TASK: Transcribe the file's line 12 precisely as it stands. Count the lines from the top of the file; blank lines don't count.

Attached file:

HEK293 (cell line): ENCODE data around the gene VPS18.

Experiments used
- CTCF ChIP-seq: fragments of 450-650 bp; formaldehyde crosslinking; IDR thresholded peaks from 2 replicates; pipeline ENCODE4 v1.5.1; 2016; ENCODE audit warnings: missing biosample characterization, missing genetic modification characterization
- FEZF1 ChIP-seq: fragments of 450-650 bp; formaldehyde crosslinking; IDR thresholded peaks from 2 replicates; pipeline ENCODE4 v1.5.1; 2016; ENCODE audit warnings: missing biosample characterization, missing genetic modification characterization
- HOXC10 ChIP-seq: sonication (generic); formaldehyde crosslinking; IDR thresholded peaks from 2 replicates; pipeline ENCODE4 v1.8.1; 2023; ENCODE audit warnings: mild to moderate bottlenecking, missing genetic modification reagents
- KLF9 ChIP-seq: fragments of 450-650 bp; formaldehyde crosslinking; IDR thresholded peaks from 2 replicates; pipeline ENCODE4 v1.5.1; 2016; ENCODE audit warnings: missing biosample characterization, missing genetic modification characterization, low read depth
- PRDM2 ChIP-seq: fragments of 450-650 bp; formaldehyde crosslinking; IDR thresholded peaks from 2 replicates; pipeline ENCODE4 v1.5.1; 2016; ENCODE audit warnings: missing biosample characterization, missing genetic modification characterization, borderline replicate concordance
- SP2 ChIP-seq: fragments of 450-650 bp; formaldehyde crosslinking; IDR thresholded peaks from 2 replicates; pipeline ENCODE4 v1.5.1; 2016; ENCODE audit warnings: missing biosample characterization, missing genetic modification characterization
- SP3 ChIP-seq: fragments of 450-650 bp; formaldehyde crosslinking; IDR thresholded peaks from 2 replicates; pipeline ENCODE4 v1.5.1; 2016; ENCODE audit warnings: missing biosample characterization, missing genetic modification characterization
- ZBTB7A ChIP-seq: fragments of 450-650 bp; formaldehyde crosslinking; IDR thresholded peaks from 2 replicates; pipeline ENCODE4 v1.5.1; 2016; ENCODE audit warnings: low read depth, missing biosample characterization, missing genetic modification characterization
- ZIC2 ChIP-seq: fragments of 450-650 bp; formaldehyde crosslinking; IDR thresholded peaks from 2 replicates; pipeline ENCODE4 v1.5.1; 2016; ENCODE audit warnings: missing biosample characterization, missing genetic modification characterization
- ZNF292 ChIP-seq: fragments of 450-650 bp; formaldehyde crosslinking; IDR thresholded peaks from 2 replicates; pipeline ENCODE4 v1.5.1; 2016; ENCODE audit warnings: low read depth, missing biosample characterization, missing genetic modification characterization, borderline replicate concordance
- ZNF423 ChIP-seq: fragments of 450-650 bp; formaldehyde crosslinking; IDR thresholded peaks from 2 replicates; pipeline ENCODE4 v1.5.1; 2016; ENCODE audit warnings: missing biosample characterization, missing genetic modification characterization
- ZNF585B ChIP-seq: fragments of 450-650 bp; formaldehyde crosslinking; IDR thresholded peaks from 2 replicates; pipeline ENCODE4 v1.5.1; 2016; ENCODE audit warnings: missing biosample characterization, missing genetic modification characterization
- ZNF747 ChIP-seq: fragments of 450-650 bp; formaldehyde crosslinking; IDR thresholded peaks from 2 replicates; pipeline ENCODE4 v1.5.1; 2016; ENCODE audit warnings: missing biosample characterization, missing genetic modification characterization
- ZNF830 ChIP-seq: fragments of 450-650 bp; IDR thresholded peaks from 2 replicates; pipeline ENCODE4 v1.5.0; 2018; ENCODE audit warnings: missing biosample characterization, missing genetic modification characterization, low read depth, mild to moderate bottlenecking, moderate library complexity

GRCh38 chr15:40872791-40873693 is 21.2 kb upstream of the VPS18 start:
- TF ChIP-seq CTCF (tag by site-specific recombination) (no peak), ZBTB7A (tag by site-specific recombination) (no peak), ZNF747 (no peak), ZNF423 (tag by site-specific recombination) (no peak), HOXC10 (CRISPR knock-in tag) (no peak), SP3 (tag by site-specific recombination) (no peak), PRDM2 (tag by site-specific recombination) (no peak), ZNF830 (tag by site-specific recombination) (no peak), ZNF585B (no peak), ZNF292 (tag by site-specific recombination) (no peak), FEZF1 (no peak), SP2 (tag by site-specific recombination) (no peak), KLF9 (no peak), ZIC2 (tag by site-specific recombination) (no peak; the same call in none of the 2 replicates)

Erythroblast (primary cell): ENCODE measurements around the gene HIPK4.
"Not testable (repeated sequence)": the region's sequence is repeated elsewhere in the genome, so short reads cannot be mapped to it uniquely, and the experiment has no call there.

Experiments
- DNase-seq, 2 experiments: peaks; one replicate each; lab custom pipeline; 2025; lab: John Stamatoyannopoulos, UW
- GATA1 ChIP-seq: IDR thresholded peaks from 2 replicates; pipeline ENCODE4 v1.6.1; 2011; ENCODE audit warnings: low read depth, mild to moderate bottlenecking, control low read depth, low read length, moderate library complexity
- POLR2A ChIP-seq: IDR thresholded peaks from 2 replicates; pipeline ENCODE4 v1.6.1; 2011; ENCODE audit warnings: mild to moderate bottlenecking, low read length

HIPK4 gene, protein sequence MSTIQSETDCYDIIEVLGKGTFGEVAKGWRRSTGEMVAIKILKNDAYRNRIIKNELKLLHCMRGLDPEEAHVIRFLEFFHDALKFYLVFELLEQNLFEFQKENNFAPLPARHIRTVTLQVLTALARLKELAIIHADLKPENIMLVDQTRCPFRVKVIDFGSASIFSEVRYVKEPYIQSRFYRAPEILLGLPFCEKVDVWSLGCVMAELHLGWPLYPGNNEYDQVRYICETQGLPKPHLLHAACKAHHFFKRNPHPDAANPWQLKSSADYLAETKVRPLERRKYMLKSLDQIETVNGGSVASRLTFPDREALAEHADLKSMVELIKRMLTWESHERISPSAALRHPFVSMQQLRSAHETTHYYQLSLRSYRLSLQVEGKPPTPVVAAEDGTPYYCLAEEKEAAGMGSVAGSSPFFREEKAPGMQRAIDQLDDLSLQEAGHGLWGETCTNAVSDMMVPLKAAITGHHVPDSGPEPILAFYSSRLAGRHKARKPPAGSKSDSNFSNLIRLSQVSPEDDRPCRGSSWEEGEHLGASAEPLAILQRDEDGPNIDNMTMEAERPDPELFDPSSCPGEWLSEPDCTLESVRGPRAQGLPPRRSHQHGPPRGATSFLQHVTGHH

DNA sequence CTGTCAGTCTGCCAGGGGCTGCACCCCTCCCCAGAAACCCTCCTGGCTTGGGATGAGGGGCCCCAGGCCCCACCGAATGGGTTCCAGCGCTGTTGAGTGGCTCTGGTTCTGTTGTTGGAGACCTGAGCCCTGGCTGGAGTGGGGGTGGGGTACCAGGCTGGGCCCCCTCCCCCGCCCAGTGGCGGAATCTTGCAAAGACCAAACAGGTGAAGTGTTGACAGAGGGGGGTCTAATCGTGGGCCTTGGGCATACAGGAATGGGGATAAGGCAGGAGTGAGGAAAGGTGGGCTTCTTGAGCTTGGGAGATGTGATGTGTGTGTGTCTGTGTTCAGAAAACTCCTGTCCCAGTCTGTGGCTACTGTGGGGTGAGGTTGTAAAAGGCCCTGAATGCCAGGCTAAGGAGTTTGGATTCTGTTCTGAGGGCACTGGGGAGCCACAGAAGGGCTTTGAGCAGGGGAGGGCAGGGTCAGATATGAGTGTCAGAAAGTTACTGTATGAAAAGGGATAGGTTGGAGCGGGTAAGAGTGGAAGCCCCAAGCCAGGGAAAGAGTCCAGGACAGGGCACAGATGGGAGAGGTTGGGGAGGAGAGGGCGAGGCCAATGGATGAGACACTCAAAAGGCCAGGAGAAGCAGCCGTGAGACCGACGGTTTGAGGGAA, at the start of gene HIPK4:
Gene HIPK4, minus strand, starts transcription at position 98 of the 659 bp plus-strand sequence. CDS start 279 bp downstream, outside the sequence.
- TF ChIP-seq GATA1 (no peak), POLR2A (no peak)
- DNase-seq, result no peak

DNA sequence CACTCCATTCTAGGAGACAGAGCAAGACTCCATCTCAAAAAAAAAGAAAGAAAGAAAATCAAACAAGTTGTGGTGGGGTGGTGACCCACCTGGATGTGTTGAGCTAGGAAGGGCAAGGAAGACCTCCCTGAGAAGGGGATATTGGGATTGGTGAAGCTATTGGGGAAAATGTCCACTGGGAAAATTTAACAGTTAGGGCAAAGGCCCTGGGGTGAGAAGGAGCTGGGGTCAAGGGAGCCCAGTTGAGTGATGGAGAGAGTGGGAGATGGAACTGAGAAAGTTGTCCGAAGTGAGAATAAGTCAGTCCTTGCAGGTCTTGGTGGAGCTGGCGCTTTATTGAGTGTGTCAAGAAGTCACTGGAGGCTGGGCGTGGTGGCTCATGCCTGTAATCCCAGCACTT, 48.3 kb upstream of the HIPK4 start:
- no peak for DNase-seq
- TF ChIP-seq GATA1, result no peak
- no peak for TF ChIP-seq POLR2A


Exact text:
- ZNF292 ChIP-seq: fragments of 450-650 bp; formaldehyde crosslinking; IDR thresholded peaks from 2 replicates; pipeline ENCODE4 v1.5.1; 2016; ENCODE audit warnings: low read depth, missing biosample characterization, missing genetic modification characterization, borderline replicate concordance